Is teaching a noble profession?

What are the qualities teachers should exhibit through their actions that make this profession a noble one?

September 25, 2022 12:06 am | Updated 12:06 am IST

Teachers who consider themselves as belonging to a noble profession should exhibit high moral principles. 

Teachers who consider themselves as belonging to a noble profession should exhibit high moral principles.  | Photo Credit: Freepik

About a month ago, a globally well-known English Language Teaching (ELT) professional and teacher educator emailed a group of teachers asking whether we could help him with a project. He asked each of us to recall a teacher we remembered, with appreciation, and to list the things that made them so memorable. The questionnaire he sent had some thought-provoking questions. The project’s main purpose was to help define the actions and qualities of effective teachers.

While reflecting on the questions, I recalled some few recent incidents that made me ask whether teaching was really or has ceased to be a noble profession. News reports such as ‘Dalit boy dies after upper caste teacher beats him for drinking water from his pot’ and ‘Dalit boy beaten in school for failing to give answers; teacher detained’ and of teachers being booked under POCSO for misbehaving with students across the country must have shaken the conscience of people who consider teaching a noble profession. Though these incidents indicate rotten things in our education system and exhibit ignoble thoughts and dishonourable behaviour of some teachers, there are many other thoughts and actions/non-actions of modern teachers that have made teaching an ignoble profession.

Glorifying the profession

Every year, when the teaching community celebrates Teachers’ Day, we come across social media posts that glorify the profession and make teachers feel proud of their vocation. Managements of educational institutions tell teachers that theirs is the noblest profession in the world and exhort them to behave in a “noble manner”. Only critical teachers know what managements imply, when they utter the word ‘noble’. For them, noble teachers are those who are active in teaching but passive in thinking critically. To be ‘noble’ is to have or demonstrate fine personal qualities or high moral principles. Teachers who consider themselves as belonging to a noble profession should have and show many fine qualities and high moral principles.

For me, a noble teacher is one who is broad- and open-minded and fair, and ethical. Such a person is liberal in many ways. Religion, caste, race, and so on, are not barriers, as they embrace inclusivity. Today, unfortunately, some teachers are religious and caste fanatics and openly abuse people belonging to other faiths and castes. Recently, a highly qualified academic, working in a reputed institution, was in the news for hurling abuses at Dalit students during an online class, and the National Commission for Scheduled Castes has taken up the case. In a country where teachers are expected to be anti-caste crusaders, being caste-minded is definitely an ignoble characteristic.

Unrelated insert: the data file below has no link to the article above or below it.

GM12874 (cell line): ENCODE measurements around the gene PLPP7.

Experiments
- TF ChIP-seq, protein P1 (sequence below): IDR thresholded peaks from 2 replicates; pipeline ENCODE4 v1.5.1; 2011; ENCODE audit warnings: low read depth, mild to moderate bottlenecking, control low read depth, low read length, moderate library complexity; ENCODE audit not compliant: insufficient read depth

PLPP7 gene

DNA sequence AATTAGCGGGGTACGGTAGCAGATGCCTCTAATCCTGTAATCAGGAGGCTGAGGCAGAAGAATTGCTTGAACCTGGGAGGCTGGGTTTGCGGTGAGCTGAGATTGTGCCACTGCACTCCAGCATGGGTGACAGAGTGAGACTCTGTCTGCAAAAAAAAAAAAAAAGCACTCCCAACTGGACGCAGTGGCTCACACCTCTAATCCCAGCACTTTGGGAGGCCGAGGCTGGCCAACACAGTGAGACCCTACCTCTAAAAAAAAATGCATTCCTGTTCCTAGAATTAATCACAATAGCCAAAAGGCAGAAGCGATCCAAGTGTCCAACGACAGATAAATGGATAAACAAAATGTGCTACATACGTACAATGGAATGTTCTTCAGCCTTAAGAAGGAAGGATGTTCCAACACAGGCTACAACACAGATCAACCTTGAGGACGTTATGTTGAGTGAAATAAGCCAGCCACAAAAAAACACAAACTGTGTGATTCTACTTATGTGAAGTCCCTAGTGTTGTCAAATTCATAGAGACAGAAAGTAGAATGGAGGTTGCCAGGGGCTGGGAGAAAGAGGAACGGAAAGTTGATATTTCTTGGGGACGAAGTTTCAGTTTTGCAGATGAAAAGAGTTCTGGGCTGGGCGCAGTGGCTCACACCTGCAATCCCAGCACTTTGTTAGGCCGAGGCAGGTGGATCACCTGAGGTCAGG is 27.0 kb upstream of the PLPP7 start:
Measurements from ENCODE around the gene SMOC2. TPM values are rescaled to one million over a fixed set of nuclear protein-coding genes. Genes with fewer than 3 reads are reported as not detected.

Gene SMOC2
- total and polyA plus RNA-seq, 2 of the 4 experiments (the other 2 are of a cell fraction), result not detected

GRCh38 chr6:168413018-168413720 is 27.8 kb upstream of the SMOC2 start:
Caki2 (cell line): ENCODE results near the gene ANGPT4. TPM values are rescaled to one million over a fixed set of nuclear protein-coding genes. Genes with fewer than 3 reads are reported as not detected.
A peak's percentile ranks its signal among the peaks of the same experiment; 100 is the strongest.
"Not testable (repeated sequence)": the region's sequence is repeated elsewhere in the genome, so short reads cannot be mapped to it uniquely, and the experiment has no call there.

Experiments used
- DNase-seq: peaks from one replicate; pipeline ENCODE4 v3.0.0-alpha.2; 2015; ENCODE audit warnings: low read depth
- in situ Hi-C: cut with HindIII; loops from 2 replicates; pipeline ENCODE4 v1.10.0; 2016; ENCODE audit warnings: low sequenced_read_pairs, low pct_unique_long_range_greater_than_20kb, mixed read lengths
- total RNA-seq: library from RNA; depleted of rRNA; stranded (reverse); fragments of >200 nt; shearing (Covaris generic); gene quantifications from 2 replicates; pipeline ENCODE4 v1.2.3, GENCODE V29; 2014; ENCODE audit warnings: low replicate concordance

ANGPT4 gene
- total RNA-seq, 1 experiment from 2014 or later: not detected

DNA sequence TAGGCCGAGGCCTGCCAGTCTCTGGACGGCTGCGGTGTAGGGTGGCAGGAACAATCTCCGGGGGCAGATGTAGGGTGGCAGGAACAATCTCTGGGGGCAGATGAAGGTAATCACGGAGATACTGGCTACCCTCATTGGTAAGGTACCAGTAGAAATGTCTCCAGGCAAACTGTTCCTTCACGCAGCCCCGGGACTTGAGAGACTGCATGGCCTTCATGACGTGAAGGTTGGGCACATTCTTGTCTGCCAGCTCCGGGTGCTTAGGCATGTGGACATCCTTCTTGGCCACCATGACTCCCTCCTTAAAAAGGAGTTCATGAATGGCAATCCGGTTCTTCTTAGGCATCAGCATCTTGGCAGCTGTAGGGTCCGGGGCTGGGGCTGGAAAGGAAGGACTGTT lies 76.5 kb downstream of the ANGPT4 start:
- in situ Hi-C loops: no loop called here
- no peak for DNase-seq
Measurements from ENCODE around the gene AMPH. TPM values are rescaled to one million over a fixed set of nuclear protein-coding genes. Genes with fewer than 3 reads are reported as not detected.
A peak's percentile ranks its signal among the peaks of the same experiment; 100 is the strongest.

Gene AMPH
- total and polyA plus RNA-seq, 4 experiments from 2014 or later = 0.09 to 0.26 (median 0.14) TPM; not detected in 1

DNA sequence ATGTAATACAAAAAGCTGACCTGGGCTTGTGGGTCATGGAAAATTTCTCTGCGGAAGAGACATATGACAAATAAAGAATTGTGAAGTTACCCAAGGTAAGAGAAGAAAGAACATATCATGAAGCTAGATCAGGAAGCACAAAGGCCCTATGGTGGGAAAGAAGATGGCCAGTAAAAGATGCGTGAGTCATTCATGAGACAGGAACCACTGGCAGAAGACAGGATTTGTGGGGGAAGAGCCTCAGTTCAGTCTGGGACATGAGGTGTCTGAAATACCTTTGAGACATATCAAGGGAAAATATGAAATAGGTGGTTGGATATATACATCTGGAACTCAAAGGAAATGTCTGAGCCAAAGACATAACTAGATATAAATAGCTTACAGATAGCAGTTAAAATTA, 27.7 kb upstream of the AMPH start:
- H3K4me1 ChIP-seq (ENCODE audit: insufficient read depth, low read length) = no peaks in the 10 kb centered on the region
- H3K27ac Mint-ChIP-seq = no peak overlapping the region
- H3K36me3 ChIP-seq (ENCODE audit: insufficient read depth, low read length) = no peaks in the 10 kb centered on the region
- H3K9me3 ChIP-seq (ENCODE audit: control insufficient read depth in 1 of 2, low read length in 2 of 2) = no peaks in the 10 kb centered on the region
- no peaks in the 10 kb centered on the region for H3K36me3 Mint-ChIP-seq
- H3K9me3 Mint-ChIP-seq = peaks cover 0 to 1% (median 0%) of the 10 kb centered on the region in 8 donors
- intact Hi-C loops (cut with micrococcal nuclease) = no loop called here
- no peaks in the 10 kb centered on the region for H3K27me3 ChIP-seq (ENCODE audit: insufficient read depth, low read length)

Being open-minded

An open-minded teacher is unprejudiced and ready to accept new ideas. Such teachers have an “I am ok – you are ok” attitude and are ready to learn from others. On the contrary, others think that they are the source of knowledge and everyone should be passive listeners and nobody should question them. These teachers, with an “I am ok-you are not ok” attitude, are so prejudiced that they think that certain students cannot be academically successful and label them, causing The act of labelling by teachers causes great damage to the psyche of many students. Being prejudiced is another ignoble characteristic.

A fair teacher looks at things objectively, treats everyone equally, makes students feel valued in the classroom and wins their trust. There have been many instances of teachers favouring some students and treating others unfairly. Showing partiality or showering favouritism is another ignoble characteristic.

An ethical teacher is a real educator with characteristics such as intellectual honesty and courage. Unfortunately, today, it is rare to find teachers who can demonstrate intellectual courage. Teachers have become silent spectators of injustice that their fellow teachers and students experience. Being silent or neutral in unjust situations is also an ignoble characteristic.

Has teaching ceased to be a noble profession? If ‘yes’, who is responsible for it? No neutral answers, please.

The writer is an education columnist. Email: rayanal@yahoo.co.uk

Top News Today

Comments

Comments have to be in English, and in full sentences. They cannot be abusive or personal. Please abide by our community guidelines for posting your comments.

We have migrated to a new commenting platform. If you are already a registered user of The Hindu and logged in, you may continue to engage with our articles. If you do not have an account please register and login to post comments. Users can access their older comments by logging into their accounts on Vuukle.